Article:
November 23, 2012 Edition

Michelle Fernandez

This is AI generated summarization, which may have errors. For context, always refer to the full article.

  1. Remembering the Maguindanao massacre
    The Ampatuan massacre site two days after. 25 Nov 2009. Photo by Patricia Evangelista.
    Three years ago today, 58 people were massacared in Ampatuan, Maguindanao. It’s all in the numbers…of the 197 identified suspects, 99 have been arrested but no convictions have been made. 130 motions have been filed by the defense panel, 3 potential witnesses have been killed, 27 is the number of years estimated for a verdict to be reached. Rappler takes you back on a 59 second journey of remembrance. Our hope is that many other voices will stand for theirs. 

    Read more on Rappler
  2. Celebrations & claims of victory mark truce between Israel and Gaza
    Israeli soldiers stationed near the Northern Gaza border and Hamas supporters in Gaza City hold separate celebrations over the recently forged cease-fire between Israel and Gaza, both parties claiming victory. The truce negotiated by Egyptian President Mohamed Morsy took effect Wednesday after 8 days of counter-strikes that resulted in the death of 163 Palestinians and at least six Israelis. In a televised speech, Islamic Jihad leader Mohammed Hindi thanked those who supported the resistance acknowledging the important role that Iran played in terms of funding and the provision of weaponry. Hindi also called for continued vigilance despite the truce, “We should be ready through our unity, through our resistance, to keep the perseverance and steadfastness of our people.”

    Read more on CNN
  3. Morsi extends powers with new decree
    Fresh from his recent success in brokering the truce agreement between Israel and Gaza, Egyptian President Mohammed Morsi gave himself new powers that prevent courts from overturning any decree he has made since assuming office last June. These powers will exist until a new constitution is put in place. This move saw the ire of Morsi’s political rivals who say effectively the President has afforded himself executive, legislative and judiciary powers. On Twitter former presidential aspirant Khaled Ali called it, “the birth of a new dictator.” A 100-man council formed to draft a new Egyptian constitution are also protected by a new decree that prevents the council from being dissolved. The council has 6 more months to finish.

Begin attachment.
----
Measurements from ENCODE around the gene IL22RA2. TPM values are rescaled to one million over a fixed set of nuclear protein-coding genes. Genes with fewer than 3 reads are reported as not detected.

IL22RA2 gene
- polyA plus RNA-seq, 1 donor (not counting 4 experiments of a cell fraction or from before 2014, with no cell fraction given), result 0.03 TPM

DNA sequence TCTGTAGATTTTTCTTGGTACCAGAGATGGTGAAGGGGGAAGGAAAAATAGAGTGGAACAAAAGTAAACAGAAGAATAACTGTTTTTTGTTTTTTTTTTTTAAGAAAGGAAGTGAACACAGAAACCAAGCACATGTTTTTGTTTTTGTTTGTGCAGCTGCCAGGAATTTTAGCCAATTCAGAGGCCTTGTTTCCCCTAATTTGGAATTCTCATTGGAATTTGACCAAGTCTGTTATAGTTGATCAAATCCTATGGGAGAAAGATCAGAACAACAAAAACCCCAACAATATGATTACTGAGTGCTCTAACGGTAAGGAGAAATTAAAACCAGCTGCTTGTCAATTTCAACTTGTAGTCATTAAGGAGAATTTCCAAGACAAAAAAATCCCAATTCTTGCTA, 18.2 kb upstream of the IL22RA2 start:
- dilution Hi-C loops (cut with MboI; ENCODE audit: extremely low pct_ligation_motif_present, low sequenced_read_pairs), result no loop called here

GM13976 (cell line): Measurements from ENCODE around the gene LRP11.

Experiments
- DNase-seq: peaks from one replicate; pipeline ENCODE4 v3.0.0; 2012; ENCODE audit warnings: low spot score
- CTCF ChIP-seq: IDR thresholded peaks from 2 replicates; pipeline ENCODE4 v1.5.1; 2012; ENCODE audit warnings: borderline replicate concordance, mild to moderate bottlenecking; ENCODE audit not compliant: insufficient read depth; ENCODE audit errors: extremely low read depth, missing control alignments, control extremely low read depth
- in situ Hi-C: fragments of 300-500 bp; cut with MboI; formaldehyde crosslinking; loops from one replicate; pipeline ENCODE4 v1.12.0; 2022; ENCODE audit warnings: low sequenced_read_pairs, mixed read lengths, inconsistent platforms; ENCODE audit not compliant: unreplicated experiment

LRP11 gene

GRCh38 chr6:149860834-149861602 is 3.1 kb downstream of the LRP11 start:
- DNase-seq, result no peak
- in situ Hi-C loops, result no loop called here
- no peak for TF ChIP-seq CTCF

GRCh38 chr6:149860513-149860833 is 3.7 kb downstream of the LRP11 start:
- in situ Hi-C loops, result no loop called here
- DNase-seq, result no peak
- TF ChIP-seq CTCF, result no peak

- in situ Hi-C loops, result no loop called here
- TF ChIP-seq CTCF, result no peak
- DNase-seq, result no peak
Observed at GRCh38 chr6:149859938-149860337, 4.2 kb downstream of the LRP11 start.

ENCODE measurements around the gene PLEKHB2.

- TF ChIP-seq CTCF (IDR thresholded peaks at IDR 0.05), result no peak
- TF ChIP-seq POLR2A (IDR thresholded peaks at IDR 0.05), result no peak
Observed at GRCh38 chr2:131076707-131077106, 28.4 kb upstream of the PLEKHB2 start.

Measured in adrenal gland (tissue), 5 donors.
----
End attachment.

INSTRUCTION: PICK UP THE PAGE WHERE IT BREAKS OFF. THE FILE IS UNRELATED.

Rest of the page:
Read more on CNN
  4. Manila Archbishop Tagle to be named cardinal
    NEW CARDINAL. Manila Archbishop Luis Antonio Tagle joins the Catholic Church's College of Cardinals on Saturday. Photo from Tagle's Facebook page
    Manila Archbishop Luis Antonio Tagle will be appointed cardinal of the Roman Catholic Church on Monday November 24, along with 5 other non-European prelates. Pope Benedict XVI will appoint them in an unexpected second consistory within the year  – a move welcomed by critics concerned that the body which will elect the future pope is too Eurocentric. Observers consider Tagle, a potential papal contender. Noted for his young, modern approach, Tagle has, in less than a year become a prominent voice in the global Catholic Church. Shortly after being named cardinal in October 2011, Tagle challenged the Church to be humbler saying that people will not listen if the church continues to be a, “know-it-all type of institution.”

    Read more on Rappler
  5. US east coast celebrates Thanksgiving after superstorm Sandy
    “Pilgrim style,” is how one American described his Thanksgiving meal, less than a month after Hurricane Sandy ravaged the United States East Coast, leaving at least 131 dead. Americans all over the country celebrated the annual holiday through different means: those whose homes were damaged by the superstorm had Thanksgiving dinner in emergency shelters; the better-off offered food to those in need, seeing the holiday as a chance to give back; in New York City, one of the areas worst-hit by the storm, the annual Macy’s day parade managed to bring cheer into a city still reeling from the damage caused by Sandy.